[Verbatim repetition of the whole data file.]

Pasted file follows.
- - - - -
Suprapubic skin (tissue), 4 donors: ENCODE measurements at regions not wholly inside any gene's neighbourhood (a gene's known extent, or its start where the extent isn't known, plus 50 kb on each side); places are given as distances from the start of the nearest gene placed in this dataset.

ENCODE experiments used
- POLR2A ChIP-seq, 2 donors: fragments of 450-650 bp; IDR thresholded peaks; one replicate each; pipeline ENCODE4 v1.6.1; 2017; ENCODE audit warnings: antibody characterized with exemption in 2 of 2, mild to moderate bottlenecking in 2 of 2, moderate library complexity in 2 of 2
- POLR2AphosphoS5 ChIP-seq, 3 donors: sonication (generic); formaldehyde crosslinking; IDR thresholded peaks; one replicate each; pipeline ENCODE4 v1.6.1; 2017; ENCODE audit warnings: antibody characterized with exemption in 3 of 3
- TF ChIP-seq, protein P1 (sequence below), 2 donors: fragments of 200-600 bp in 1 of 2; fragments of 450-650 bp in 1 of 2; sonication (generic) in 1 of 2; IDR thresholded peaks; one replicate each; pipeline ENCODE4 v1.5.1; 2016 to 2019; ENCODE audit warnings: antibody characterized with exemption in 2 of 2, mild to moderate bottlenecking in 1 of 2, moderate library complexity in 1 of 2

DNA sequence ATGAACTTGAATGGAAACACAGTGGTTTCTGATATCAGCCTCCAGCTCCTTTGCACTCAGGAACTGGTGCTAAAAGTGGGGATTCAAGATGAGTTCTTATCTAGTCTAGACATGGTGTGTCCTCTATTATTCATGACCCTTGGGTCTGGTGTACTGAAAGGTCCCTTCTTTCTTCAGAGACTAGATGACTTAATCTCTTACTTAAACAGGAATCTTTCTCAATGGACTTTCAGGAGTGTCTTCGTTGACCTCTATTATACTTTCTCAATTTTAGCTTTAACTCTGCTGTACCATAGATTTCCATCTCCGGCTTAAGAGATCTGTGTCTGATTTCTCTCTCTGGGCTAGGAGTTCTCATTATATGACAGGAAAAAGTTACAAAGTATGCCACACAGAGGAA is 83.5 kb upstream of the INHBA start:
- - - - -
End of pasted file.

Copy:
Suprapubic skin (tissue), 4 donors: ENCODE measurements at regions not wholly inside any gene's neighbourhood (a gene's known extent, or its start where the extent isn't known, plus 50 kb on each side); places are given as distances from the start of the nearest gene placed in this dataset.

ENCODE experiments used
- POLR2A ChIP-seq, 2 donors: fragments of 450-650 bp; IDR thresholded peaks; one replicate each; pipeline ENCODE4 v1.6.1; 2017; ENCODE audit warnings: antibody characterized with exemption in 2 of 2, mild to moderate bottlenecking in 2 of 2, moderate library complexity in 2 of 2
- POLR2AphosphoS5 ChIP-seq, 3 donors: sonication (generic); formaldehyde crosslinking; IDR thresholded peaks; one replicate each; pipeline ENCODE4 v1.6.1; 2017; ENCODE audit warnings: antibody characterized with exemption in 3 of 3
- TF ChIP-seq, protein P1 (sequence below), 2 donors: fragments of 200-600 bp in 1 of 2; fragments of 450-650 bp in 1 of 2; sonication (generic) in 1 of 2; IDR thresholded peaks; one replicate each; pipeline ENCODE4 v1.5.1; 2016 to 2019; ENCODE audit warnings: antibody characterized with exemption in 2 of 2, mild to moderate bottlenecking in 1 of 2, moderate library complexity in 1 of 2

DNA sequence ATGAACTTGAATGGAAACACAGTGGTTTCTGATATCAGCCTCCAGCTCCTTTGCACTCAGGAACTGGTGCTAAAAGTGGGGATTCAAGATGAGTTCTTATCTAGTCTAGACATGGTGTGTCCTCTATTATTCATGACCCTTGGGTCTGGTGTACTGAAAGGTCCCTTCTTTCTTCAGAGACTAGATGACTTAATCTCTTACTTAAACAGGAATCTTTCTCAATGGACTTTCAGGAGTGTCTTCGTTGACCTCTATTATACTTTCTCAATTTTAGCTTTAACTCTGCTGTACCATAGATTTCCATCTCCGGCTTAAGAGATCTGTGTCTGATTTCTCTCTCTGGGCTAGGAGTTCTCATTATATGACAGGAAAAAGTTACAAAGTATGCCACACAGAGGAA is 83.5 kb upstream of the INHBA start: